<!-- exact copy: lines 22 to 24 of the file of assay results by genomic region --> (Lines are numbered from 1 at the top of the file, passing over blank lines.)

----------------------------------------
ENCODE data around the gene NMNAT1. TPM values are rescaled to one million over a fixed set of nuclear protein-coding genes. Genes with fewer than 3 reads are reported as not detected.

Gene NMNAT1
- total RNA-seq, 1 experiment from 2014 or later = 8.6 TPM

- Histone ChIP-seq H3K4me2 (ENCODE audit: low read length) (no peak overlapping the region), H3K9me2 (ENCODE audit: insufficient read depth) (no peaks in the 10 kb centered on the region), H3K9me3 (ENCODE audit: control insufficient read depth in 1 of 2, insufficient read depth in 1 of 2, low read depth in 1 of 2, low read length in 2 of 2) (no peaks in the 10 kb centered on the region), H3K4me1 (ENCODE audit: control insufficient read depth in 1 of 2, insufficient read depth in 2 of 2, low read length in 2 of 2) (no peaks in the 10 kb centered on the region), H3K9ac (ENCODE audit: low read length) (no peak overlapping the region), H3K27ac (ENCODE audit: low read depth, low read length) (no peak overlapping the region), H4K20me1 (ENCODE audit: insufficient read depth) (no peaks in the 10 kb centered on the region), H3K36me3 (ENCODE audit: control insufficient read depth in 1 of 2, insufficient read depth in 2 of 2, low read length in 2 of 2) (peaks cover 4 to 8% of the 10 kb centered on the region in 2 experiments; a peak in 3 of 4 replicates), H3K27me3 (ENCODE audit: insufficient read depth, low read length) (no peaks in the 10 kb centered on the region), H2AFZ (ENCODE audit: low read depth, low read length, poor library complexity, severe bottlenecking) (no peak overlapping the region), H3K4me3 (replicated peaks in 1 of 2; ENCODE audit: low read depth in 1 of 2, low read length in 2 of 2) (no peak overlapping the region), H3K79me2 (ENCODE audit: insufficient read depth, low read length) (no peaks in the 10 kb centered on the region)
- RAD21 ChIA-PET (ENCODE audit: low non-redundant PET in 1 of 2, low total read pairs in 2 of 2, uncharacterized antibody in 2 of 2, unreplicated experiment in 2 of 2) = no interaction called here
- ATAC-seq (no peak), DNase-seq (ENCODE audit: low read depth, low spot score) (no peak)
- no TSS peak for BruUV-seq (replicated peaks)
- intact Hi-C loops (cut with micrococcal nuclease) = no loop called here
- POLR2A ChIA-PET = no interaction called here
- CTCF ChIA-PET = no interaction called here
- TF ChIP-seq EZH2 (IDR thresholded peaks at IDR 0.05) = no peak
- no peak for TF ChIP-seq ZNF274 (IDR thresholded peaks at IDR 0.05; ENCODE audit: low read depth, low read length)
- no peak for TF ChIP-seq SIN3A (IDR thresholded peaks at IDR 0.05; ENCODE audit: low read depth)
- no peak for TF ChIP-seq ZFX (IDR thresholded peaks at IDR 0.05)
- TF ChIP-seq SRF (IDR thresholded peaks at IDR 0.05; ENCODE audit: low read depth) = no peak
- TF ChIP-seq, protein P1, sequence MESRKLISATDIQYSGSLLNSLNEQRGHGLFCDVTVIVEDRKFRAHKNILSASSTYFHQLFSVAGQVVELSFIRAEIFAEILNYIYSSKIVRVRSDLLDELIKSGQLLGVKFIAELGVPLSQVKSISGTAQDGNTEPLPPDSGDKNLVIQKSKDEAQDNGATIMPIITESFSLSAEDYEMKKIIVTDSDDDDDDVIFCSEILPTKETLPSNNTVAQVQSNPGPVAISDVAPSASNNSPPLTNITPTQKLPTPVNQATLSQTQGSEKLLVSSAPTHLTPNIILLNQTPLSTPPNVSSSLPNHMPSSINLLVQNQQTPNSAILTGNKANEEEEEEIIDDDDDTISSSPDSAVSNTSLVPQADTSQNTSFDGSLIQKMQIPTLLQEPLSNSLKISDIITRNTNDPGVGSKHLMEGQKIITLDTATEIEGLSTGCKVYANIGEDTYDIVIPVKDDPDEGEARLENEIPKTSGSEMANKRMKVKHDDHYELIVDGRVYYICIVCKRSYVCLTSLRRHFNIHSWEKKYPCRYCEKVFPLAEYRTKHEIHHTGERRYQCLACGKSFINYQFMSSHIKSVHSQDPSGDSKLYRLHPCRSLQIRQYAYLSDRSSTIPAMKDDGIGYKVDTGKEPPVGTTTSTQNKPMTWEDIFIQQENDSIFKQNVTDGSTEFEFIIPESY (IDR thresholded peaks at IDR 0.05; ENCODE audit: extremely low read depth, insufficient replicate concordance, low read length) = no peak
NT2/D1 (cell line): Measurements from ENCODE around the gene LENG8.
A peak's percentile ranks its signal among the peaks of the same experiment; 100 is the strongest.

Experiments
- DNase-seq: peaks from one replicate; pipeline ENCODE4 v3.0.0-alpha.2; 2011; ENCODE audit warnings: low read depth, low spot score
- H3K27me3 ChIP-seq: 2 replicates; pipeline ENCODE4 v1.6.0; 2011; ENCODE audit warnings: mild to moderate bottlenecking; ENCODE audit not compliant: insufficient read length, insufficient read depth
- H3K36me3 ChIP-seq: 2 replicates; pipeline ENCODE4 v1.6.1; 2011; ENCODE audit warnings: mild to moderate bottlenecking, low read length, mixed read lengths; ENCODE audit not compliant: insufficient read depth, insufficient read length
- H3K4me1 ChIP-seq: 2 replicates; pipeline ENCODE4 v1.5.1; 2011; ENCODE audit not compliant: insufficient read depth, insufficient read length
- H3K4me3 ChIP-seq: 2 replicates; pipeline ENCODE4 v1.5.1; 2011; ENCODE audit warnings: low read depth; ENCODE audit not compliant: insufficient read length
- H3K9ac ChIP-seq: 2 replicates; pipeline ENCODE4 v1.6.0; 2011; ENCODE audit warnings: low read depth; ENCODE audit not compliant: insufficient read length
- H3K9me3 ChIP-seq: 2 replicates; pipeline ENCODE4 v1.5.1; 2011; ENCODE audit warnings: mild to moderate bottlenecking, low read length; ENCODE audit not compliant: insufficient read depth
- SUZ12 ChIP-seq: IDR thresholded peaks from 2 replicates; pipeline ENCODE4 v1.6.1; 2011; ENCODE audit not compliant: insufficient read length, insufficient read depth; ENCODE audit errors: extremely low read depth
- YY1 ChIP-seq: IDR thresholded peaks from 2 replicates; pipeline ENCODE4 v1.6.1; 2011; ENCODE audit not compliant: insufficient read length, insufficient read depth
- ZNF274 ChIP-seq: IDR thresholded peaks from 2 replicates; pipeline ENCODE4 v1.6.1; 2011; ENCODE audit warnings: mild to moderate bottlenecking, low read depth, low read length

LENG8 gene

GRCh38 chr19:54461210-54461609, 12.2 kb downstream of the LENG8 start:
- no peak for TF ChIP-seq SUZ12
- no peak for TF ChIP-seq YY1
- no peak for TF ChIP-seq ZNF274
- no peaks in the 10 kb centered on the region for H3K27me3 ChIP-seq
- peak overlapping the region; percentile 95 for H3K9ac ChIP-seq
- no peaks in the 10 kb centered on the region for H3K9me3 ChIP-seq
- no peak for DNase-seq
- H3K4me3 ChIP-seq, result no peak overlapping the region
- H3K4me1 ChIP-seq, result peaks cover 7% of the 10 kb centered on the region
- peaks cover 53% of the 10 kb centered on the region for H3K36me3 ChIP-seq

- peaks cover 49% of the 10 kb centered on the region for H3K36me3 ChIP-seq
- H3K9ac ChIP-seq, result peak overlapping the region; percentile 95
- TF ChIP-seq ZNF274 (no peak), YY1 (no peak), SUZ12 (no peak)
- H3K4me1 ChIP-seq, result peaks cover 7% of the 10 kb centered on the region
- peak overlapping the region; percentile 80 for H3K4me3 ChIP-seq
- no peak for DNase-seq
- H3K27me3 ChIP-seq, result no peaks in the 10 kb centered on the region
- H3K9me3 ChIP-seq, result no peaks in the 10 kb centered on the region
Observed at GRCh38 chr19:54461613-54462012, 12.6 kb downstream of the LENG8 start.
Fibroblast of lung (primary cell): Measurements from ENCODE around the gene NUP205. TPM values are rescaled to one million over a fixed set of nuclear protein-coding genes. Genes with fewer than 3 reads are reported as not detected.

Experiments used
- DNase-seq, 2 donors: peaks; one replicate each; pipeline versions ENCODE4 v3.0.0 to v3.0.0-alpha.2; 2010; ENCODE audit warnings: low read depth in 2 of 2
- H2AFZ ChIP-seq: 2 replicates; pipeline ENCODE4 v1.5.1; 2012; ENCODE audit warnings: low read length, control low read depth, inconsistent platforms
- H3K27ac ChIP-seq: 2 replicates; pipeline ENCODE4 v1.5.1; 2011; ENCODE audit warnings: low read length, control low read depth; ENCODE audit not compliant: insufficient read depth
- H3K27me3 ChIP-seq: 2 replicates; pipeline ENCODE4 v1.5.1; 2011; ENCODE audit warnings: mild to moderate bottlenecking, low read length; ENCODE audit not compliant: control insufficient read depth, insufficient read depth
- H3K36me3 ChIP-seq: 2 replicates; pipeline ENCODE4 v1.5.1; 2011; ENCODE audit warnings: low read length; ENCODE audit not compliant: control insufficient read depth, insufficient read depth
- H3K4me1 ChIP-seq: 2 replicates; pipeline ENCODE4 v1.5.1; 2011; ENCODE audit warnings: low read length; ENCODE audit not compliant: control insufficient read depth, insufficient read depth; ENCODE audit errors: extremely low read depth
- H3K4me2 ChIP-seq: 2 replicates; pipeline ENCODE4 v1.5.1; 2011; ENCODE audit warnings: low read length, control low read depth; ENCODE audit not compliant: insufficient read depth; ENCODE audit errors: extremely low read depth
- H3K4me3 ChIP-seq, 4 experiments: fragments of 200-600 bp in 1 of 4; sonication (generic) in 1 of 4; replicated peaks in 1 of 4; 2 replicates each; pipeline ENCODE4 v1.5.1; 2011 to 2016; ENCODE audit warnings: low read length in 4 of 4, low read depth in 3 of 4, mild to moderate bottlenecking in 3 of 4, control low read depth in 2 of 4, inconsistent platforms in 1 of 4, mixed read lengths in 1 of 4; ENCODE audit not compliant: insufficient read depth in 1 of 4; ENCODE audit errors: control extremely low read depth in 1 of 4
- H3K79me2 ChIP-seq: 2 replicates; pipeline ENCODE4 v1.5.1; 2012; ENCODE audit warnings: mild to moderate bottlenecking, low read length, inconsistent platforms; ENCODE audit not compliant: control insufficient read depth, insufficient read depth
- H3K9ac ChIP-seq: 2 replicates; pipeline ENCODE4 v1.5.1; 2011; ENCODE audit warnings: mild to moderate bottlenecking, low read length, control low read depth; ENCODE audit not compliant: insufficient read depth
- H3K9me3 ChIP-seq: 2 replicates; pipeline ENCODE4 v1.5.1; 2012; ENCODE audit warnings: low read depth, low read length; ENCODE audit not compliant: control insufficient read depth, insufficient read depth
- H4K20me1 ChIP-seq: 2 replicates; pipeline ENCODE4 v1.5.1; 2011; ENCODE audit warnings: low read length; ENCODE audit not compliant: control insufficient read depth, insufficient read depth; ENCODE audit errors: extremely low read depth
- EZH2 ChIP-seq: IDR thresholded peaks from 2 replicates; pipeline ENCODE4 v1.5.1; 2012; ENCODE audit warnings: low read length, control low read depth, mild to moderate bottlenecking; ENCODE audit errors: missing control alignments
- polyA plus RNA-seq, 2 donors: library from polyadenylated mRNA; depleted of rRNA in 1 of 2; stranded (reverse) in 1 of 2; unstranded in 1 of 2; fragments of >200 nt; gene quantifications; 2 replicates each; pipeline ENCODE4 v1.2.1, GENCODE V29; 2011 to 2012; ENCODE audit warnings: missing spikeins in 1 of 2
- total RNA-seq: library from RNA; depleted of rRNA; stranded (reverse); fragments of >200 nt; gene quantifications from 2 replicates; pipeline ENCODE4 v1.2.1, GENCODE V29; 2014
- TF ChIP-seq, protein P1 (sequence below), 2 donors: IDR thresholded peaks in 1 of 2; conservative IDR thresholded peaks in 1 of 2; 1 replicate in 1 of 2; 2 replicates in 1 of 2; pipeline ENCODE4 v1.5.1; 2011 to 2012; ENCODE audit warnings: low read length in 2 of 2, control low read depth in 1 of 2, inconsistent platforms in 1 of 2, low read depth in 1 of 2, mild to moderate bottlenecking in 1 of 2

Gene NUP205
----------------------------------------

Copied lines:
- H3K36me3 ChIP-seq: 2 replicates; pipeline ENCODE4 v1.6.1; 2011; ENCODE audit warnings: mild to moderate bottlenecking, low read length, mixed read lengths; ENCODE audit not compliant: insufficient read depth, insufficient read length
- H3K4me1 ChIP-seq: 2 replicates; pipeline ENCODE4 v1.5.1; 2011; ENCODE audit not compliant: insufficient read depth, insufficient read length
- H3K4me3 ChIP-seq: 2 replicates; pipeline ENCODE4 v1.5.1; 2011; ENCODE audit warnings: low read depth; ENCODE audit not compliant: insufficient read length